Minimalist shoes were once the rage, but today a drop height of zero has grown to prominence. The primary difference with these two type of running shoes is that shoes with a drop height of zero could still have thicker soles. The shoes you wear rarely have your feet resting flat onto the sole, parallel to the ground. It may not be apparent, but your feet are placed in a slight incline, and this is due to the drop height of your running shoe. Drop height is the measure between the heel and the end of the forefoot.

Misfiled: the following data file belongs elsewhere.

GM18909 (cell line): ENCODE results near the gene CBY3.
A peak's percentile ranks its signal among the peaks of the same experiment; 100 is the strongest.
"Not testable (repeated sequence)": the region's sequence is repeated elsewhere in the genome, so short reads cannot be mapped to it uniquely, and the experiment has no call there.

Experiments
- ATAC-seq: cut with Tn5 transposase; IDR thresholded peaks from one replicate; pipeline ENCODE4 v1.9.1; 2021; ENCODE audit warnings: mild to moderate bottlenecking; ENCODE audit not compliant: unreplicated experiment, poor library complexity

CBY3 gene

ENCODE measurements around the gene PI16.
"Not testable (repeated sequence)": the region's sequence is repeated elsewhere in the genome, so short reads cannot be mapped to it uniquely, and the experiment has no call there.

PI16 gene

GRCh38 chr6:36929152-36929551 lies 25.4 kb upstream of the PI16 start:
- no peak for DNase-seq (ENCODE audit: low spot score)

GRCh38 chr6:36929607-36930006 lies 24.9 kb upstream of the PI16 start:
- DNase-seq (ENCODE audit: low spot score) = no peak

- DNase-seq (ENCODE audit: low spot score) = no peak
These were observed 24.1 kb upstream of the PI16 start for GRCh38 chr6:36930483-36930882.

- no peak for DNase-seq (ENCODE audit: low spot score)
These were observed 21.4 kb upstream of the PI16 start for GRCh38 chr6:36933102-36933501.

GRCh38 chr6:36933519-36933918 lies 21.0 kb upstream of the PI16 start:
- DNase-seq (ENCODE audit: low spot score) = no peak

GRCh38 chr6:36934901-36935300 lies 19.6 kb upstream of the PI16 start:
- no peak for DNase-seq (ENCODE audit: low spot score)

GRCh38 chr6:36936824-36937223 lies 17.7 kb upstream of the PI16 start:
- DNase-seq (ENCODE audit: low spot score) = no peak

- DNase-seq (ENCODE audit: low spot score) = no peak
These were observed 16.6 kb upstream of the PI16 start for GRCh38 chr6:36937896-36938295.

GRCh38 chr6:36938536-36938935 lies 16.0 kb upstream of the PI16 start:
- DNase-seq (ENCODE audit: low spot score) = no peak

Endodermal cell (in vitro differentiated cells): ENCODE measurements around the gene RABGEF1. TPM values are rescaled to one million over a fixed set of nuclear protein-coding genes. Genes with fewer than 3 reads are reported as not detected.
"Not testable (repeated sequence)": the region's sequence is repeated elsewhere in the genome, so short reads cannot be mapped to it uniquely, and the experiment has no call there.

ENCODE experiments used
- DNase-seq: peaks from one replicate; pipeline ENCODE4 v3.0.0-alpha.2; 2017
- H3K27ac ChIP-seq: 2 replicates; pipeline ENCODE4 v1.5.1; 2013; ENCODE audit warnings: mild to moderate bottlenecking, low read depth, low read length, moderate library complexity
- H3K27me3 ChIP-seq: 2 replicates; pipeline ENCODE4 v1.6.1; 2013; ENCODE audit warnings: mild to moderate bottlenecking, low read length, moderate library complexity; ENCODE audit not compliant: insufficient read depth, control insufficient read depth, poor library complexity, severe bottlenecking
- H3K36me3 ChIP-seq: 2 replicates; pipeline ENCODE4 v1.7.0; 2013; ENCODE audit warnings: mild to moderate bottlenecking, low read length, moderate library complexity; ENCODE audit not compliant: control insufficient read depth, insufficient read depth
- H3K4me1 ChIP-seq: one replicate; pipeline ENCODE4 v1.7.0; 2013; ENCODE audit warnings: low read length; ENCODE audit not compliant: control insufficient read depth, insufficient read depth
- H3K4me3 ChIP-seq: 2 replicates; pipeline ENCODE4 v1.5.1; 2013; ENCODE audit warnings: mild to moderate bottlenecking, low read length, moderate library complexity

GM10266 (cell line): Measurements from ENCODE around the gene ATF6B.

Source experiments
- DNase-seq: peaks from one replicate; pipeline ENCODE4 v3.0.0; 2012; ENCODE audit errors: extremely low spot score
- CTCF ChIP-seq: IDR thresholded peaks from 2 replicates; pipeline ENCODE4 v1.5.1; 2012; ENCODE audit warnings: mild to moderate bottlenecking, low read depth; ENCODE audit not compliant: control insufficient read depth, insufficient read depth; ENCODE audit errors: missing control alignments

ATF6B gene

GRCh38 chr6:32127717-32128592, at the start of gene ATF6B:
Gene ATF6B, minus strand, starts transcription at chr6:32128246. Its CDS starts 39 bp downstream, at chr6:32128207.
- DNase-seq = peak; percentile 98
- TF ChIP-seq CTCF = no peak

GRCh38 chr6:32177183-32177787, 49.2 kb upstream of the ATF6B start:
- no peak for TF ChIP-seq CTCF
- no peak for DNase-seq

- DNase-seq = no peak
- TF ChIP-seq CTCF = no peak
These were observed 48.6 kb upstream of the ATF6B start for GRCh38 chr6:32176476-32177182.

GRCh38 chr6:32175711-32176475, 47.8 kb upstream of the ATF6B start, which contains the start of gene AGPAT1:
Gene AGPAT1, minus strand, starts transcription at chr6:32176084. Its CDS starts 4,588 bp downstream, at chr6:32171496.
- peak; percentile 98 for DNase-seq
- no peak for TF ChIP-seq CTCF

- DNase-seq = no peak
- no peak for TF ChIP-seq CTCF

In the past, runners have commonly used a steep raised height ranging from 4 mm – 10 mm. A drop height of zero has been popularized, however to mimic barefoot running. Shoe sizes and drop heights are not standardized within running shoe manufacturers though. This means that a zero in drop height in one shoe is not equivalent to a zero in drop height of another shoe. While so far, studies have shown any height above zero has no noticeable effects on running mechanics, according to Shawn Fenty of FLEET FEET Sports DC, runners switching to shoes with lower drop heights often anecdotally express more fatigue and soreness on the muscles and tendons on the back of their lower legs as they adapt to this new style of footwear. Drop height is not nearly as important as shoe fit for optimum running performance.